Nutritional management can include temporarily replacing animal milk with fermented milk products such as yoghurt or replacing half the milk with complementary foods. In some places where lactose intolerance is not considered to be a problem, such as Zimbabwe, cow's milk is not replaced. 

If the diarrhoea continues or the child is severely dehydrated, he or she should be referred to hospital.

Bloody diarrhoea is usually caused by shigella and health workers should treat with a drug that is effective against shigella, according to local guidelines. Referral to hospital is required if there is no improvement after two days of treatment for bloody diarrhoea.



    


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Malnutrition 
Malnutrition is one of the most important causes of illness and death in young children with HIV and AIDS. Repeated infections, especially diarrhoea, worsen a child's nutritional status. It is very important that mothers are given practical advice about feeding, including during and after illness, to prevent malnutrition. Although nutritious food is the best source of vitamins and minerals, an HIV-positive child with poor nutrition may benefit from being given vitamin and mineral supplements. Tablets are best for children. Injections are painful, expensive, rarely necessary and can cause abscesses.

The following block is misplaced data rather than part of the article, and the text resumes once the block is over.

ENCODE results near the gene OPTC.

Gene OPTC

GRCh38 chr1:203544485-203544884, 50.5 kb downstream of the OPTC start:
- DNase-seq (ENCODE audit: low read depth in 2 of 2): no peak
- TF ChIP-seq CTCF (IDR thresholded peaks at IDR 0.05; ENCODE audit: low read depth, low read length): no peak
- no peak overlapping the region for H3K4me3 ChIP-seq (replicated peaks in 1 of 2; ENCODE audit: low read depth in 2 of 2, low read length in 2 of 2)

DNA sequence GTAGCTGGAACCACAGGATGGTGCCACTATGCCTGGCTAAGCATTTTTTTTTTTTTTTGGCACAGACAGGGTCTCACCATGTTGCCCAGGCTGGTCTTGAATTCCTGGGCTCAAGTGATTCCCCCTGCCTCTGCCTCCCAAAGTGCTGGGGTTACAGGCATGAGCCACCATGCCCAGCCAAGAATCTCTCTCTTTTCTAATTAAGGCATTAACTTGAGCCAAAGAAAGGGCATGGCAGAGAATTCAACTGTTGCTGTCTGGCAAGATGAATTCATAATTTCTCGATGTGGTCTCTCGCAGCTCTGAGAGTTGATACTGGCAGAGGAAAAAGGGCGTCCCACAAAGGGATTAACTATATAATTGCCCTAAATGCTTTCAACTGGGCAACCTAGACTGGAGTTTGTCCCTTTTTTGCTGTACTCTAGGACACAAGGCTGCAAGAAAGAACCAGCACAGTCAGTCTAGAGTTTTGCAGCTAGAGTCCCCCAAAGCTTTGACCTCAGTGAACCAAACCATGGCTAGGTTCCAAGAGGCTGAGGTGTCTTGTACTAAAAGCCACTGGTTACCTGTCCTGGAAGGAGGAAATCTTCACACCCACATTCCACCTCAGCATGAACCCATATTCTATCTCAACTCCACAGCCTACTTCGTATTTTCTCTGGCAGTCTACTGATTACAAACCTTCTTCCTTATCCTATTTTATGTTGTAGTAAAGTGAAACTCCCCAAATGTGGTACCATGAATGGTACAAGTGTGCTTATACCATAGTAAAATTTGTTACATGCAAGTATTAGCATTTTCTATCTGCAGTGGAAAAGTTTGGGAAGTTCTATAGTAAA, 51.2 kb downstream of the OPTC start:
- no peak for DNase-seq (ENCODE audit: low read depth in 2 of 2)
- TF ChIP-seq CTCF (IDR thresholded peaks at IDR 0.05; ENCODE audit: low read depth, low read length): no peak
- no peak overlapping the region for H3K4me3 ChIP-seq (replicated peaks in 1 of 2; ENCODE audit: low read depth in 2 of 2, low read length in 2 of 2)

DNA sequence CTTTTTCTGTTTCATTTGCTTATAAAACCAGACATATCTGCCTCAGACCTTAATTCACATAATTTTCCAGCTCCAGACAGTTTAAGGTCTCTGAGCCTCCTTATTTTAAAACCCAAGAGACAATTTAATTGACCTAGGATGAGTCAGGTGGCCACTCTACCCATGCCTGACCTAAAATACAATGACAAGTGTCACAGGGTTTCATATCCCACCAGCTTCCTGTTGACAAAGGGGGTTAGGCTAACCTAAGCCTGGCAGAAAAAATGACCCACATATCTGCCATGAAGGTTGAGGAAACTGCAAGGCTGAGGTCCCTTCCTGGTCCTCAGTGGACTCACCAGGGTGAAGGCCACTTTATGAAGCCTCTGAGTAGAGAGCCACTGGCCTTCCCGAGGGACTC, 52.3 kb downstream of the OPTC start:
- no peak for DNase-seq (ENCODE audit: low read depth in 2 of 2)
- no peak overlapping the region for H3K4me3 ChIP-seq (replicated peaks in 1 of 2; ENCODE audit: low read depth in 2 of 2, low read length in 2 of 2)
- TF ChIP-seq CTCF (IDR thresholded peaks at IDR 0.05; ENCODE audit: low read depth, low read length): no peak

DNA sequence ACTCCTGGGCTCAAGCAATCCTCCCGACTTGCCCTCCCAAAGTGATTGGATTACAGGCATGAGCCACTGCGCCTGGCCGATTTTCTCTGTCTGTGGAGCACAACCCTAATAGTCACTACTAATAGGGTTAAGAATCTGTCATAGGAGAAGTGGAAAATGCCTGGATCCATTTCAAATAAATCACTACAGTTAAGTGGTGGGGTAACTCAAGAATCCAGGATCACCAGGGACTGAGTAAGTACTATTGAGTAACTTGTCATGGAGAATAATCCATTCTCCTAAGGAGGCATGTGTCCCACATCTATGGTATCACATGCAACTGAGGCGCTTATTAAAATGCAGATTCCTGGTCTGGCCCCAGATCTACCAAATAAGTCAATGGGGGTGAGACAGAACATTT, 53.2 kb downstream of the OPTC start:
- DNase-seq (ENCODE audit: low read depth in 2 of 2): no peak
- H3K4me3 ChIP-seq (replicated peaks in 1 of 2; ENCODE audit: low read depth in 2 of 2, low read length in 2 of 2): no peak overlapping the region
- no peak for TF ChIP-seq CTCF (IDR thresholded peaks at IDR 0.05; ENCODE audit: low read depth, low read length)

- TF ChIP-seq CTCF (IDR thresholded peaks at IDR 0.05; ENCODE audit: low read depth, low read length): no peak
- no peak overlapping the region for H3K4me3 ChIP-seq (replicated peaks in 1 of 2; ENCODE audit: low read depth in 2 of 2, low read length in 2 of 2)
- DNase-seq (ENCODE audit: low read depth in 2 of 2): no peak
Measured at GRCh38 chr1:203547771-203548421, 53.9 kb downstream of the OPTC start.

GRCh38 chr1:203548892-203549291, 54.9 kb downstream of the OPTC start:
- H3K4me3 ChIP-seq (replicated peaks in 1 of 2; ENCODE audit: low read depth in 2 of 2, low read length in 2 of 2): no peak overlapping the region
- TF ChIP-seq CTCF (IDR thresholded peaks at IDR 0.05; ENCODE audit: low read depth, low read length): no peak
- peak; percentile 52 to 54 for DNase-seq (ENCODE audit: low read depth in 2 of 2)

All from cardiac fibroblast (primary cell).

Measles 
Measles can be more severe in children with HIV. Children with HIV infection who get measles are more likely to die than children without HIV. 

All children should receive measles immunisation. It is especially important that infants with HIV are vaccinated against measles.


Fever 
Children with HIV who have fever (feels hot, fever reported by the mother or axillary temperature above 37.5C) should be checked for malaria and measles and treated if required. They should also be checked to see if they have serious bacterial infection and treated with antibiotics as necessary. 

A single dose of paracetamol should be given to children with high fever (axillary temperature of 38.5C or above, rectal temperature 39C or above).

Malaria 
Children with HIV who have simple malaria can be treated as out-patients in the same way as children without HIV. Children who have severe and complicated (cerebral) malaria should be referred as medical emergencies.

Otitis media 
Chronic ear infections are more common in children with HIV, but management of acute and chronic otitis media is the same in all children regardless of HIV status. However, children with HIV need to be monitored carefully because they are at greater risk of developing mastoiditis and may need to be referred for hospital treatment. 

Pneumocystic carinii pneumonia 
High dose cotrimoxazole (trimethoprim (TMP) 20 mg/kg/day, sulphamethoxazole (SMX) 100 mg/kg/day in four divided daily dosage, IV if possible or orally) should be initiated promptly and continued for 21 days. If therapy cannot be completed due to severe drug reactions, pentamidine, where available, can be given as a substitute (4mg/kg/day by IV infusion for 21 days). 

Oesophageal candidiasis 
Give ketoconazole (3-6 mg/kg/day) for 7 days except if the child has active liver disease. Amphotericin B (0.5mg/kg/day by IV infusion for 10-14 days) should be considered in cases of: